As President Obama gets increasing pressure from liberals to halt the use of drones to kill suspected terrorists — and civilians — overseas, NBC has obtained an internal Obama administration document that appears to cite the legal justification to kill even an American citizen if “an informed, high-level official” of the government decides that person is a terrorist.
The public and the media have been haranguing the Obama administration for years to explain how the White House justifies using the unmanned drones to kill in places like Pakistan, Yemen and Somalia. Even the president’s most ardent supporters have a hard time justifying the drone strikes.
Occasionally, bits and pieces of the legal rationale have dribbled out, such as when Attorney General Eric Holder last March said the Constitution’s guarantee of “due process” before the government takes a life does not necessarily mean “judicial process” in national security situations.
In the undated 16-page memo, titled “Lawfulness of a Lethal Operation Directed Against a U.S. Citizen who is a Senior Operation Leader of al Qaeda or An Associated Force,” the administration argues that the killing of an American can be ordered even in the absence of an “active plot” to attack the United States.
According to some estimates, the CIA and the U.S. military have undertaken more than 300 drone strikes and killed about 2,500 people — many of them civilians. The Bureau of Investigative Journalism estimates that from 2004 to 2013, CIA drone attacks in Pakistan killed up to 3,461 people — up to 891 of them civilians.
Hina Shamsi, director of the American Civil Liberties Union’s National Security Project, said the memo was “a profoundly disturbing document.”
“It’s hard to believe that it was produced in a democracy built on a system of checks and balances,” he said. “It summarizes in cold legal terms a stunning overreach of executive authority — the claimed power to declare Americans a threat and kill them far from a recognized battlefield and without any judicial involvement.”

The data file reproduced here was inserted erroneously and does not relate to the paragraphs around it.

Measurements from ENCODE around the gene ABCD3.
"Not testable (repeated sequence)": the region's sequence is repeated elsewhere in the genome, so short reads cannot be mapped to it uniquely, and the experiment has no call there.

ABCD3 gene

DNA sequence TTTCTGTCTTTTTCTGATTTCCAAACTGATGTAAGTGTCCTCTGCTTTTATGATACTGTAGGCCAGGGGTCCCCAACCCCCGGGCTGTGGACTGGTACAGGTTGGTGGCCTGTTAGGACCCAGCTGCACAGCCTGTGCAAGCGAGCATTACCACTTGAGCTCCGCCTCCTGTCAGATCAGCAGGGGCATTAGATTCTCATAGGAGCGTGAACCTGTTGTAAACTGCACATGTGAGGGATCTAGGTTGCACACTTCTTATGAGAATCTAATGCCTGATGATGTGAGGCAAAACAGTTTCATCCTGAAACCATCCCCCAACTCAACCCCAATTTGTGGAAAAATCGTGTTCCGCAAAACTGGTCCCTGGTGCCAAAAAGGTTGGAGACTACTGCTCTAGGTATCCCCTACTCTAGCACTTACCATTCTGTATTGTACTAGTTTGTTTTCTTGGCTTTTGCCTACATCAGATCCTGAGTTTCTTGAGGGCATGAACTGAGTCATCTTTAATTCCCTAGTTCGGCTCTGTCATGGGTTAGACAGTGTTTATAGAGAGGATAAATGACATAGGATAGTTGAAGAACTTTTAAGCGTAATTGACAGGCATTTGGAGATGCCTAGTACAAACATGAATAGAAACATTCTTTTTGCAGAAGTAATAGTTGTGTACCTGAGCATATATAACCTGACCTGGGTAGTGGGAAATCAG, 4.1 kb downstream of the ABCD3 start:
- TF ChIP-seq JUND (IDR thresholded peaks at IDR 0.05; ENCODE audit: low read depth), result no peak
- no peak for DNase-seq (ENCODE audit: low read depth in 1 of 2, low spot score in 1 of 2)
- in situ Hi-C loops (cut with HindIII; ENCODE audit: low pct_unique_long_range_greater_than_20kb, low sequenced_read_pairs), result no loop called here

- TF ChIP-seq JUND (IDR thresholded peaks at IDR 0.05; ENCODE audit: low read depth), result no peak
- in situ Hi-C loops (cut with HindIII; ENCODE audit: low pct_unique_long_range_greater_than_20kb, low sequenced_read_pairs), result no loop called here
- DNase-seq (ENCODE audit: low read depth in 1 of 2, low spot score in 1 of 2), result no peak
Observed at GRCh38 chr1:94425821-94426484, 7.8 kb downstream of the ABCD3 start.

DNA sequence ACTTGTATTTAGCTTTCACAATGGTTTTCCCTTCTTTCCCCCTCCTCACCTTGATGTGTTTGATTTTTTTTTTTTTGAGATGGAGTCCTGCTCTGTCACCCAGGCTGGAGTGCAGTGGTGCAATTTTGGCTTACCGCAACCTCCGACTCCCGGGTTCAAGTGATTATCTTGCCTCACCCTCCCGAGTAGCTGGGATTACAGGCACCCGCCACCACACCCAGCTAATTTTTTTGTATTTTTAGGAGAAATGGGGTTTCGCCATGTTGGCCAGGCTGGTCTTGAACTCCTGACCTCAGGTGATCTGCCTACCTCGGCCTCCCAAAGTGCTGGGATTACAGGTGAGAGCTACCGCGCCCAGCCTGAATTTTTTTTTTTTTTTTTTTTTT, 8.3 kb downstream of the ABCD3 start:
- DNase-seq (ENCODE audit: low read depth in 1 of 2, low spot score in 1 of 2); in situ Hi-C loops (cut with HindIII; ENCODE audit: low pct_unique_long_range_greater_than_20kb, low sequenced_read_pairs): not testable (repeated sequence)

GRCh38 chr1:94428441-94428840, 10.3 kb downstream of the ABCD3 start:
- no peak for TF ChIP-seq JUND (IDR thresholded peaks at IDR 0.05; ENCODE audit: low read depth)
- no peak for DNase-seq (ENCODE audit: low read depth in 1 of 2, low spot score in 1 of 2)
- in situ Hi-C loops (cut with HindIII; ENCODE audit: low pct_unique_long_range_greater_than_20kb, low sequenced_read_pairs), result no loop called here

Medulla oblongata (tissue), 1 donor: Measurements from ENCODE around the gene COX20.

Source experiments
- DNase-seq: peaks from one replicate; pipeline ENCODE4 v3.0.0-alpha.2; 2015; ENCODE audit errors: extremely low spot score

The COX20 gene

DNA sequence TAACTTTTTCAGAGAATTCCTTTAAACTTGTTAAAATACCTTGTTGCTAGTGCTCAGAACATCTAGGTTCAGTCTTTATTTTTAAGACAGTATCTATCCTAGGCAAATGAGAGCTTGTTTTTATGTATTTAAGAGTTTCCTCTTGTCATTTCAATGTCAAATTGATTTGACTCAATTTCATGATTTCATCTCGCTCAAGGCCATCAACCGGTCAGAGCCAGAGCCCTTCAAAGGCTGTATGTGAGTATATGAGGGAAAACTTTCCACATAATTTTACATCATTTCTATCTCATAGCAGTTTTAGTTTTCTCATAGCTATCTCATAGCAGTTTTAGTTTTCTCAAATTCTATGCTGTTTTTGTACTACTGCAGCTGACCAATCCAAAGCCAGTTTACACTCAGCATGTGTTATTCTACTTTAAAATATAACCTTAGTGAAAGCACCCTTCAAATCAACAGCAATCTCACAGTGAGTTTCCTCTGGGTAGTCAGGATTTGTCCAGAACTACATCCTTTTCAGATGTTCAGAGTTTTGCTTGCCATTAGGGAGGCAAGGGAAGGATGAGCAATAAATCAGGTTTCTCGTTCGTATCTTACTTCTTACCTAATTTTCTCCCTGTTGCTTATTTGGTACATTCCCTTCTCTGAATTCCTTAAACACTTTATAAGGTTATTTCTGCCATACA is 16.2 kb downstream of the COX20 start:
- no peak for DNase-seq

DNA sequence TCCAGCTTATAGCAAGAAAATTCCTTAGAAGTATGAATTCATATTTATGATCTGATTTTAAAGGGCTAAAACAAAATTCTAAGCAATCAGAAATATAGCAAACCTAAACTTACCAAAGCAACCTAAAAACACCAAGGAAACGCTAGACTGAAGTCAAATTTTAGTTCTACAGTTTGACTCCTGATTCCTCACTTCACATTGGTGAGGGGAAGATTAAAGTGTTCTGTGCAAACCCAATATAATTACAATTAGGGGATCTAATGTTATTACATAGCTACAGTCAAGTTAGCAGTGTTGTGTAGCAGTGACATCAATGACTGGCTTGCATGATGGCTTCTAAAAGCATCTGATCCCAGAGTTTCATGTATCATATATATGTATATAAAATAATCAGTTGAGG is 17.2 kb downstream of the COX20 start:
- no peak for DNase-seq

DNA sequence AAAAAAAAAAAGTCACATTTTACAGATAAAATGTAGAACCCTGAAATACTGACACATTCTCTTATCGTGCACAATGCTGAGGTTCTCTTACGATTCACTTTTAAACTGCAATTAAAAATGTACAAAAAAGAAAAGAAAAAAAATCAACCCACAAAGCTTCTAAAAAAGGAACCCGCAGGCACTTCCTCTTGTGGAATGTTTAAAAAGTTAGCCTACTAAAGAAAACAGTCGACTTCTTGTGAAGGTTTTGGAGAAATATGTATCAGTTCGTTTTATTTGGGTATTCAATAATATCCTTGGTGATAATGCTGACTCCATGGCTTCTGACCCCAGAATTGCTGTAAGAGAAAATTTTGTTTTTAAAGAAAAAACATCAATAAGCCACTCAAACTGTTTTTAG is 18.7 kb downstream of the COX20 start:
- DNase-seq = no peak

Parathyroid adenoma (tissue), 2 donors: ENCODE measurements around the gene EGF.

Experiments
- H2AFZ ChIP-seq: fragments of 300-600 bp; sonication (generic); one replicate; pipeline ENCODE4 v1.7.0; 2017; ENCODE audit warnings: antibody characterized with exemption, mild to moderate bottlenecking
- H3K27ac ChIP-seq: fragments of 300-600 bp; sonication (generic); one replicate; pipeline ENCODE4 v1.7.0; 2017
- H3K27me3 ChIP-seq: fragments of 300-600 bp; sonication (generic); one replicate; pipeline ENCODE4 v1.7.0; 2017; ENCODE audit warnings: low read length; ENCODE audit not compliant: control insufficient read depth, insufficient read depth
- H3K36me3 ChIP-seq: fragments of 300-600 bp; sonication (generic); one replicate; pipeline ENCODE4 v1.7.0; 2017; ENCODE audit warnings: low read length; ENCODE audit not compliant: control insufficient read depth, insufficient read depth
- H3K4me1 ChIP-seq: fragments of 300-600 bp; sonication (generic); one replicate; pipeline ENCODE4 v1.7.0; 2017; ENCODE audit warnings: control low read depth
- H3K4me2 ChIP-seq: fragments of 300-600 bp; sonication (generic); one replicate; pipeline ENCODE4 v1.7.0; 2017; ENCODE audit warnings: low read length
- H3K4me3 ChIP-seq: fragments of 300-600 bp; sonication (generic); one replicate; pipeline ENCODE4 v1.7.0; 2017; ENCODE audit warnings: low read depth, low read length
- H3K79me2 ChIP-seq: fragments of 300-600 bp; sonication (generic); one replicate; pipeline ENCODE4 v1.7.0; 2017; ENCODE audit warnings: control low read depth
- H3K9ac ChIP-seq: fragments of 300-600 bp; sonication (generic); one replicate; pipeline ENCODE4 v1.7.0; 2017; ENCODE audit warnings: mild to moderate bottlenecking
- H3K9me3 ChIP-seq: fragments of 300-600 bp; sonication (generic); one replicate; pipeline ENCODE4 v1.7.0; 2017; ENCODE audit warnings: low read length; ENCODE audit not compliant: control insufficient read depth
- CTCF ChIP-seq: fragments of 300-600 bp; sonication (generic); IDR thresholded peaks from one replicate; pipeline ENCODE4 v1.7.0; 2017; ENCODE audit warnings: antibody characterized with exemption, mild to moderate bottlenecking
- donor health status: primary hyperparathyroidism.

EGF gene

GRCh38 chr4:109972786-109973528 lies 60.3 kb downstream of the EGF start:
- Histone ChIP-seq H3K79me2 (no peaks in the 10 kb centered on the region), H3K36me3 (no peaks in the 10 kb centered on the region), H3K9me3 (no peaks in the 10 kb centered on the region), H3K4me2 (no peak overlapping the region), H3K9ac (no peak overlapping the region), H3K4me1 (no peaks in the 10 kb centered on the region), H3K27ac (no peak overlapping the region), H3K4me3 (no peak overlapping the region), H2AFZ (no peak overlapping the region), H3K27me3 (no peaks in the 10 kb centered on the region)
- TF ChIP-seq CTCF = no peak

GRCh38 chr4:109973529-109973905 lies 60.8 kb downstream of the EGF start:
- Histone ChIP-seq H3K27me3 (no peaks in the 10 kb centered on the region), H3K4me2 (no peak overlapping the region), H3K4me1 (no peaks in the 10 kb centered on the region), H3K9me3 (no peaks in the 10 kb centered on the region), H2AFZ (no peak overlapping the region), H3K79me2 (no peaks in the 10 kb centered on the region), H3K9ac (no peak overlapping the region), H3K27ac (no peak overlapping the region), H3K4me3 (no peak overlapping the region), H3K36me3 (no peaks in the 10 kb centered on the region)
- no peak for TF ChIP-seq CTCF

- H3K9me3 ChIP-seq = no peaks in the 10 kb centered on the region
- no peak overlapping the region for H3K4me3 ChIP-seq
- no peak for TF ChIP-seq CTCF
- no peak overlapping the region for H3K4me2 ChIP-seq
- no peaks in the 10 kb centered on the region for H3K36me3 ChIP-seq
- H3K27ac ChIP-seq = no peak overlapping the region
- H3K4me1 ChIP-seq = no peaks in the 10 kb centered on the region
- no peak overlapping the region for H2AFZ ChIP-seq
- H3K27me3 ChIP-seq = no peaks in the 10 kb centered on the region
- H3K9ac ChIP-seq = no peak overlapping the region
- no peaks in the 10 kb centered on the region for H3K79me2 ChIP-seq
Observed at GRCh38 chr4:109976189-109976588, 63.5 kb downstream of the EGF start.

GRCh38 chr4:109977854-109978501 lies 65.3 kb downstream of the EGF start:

Last week, the U.N. announced that it will be conducting an investigation to determine if the controversial program is a violation of international law. At a news conference in London, Ben Emmerson, the U.N. special rapporteur on counterterrorism and human rights, announced the inquiry, which will look into the impact of the targeted killing program on civilians, as well as the legal underpinnings.
“The central objective of the present investigation is to look at the evidence that drone strikes and other forms of remote targeted killing have caused disproportionate civilian casualties in some instances,” he said, “and to make recommendations concerning the duty of states to conduct thorough independent and impartial investigations into such allegations, with a view to securing accountability and reparation where things can be shown to have gone badly wrong with potentially grave consequences for civilians.”
The release of the internal memo comes at a bad time for President Obama, just as his counterterrorism adviser, John Brennan, goes before the Senate Intelligence Committee on Thursday to be confirmed as the new director of the CIA.
Eight Democratic and three Republican senators, including some Intelligence Committee members, have written to the president, asking for the legal opinions authorizing the killing of Americans. They will find many of their answers in this internal document, likely leaked to NBC by a disgruntled member of the Obama administration.